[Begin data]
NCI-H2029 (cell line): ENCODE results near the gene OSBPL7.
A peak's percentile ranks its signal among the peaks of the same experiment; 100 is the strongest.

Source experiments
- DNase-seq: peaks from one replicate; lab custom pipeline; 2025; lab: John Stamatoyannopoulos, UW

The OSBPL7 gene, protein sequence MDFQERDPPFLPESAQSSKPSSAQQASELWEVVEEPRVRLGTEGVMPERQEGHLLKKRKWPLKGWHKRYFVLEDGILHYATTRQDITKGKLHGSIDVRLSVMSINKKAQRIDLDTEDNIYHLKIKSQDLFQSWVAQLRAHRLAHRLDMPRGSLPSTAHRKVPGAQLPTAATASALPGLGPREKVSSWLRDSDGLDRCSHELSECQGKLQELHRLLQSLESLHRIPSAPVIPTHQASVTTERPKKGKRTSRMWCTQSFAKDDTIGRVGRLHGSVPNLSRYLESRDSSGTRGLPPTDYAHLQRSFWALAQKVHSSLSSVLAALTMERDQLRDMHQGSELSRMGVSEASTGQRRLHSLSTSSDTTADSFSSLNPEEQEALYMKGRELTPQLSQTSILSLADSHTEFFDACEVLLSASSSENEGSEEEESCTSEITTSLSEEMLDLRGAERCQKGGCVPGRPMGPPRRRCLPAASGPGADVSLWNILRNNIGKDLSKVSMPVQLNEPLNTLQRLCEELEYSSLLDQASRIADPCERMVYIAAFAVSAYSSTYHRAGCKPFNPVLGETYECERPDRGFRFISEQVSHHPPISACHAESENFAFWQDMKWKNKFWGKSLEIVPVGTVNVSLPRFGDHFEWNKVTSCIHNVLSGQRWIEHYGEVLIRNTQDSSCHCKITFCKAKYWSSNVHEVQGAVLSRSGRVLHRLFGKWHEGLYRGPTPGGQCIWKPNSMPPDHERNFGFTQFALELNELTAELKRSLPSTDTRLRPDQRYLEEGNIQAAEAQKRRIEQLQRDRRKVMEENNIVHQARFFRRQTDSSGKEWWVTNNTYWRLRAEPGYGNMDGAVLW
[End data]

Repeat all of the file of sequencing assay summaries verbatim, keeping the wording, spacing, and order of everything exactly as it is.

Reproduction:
NCI-H2029 (cell line): ENCODE results near the gene OSBPL7.
A peak's percentile ranks its signal among the peaks of the same experiment; 100 is the strongest.

Source experiments
- DNase-seq: peaks from one replicate; lab custom pipeline; 2025; lab: John Stamatoyannopoulos, UW

The OSBPL7 gene, protein sequence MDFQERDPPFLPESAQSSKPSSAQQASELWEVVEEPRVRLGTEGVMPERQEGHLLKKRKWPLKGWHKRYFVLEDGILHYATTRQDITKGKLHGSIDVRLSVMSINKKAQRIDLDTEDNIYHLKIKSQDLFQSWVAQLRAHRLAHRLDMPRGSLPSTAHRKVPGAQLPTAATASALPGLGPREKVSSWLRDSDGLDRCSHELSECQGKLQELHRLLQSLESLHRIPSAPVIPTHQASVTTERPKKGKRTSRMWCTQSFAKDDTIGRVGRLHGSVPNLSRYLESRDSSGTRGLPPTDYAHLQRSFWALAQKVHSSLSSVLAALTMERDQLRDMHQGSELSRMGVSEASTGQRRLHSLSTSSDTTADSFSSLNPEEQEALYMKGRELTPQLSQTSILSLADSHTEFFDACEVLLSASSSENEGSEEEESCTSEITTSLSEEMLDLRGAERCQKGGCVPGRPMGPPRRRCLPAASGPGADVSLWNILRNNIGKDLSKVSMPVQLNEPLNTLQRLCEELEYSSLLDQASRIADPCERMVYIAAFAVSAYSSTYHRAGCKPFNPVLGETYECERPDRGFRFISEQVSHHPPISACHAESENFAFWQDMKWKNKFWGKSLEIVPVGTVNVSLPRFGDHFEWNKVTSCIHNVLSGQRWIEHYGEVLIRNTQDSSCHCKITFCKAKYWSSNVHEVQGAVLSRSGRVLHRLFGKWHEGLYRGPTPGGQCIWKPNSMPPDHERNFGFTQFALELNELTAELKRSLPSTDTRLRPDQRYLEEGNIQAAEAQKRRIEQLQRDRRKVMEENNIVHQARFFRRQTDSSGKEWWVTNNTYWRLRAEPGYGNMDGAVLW